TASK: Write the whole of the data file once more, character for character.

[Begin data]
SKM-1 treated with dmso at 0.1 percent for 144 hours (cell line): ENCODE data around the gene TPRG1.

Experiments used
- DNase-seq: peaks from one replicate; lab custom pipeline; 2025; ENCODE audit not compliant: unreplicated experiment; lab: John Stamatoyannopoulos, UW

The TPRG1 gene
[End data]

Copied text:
SKM-1 treated with dmso at 0.1 percent for 144 hours (cell line): ENCODE data around the gene TPRG1.

Experiments used
- DNase-seq: peaks from one replicate; lab custom pipeline; 2025; ENCODE audit not compliant: unreplicated experiment; lab: John Stamatoyannopoulos, UW

The TPRG1 gene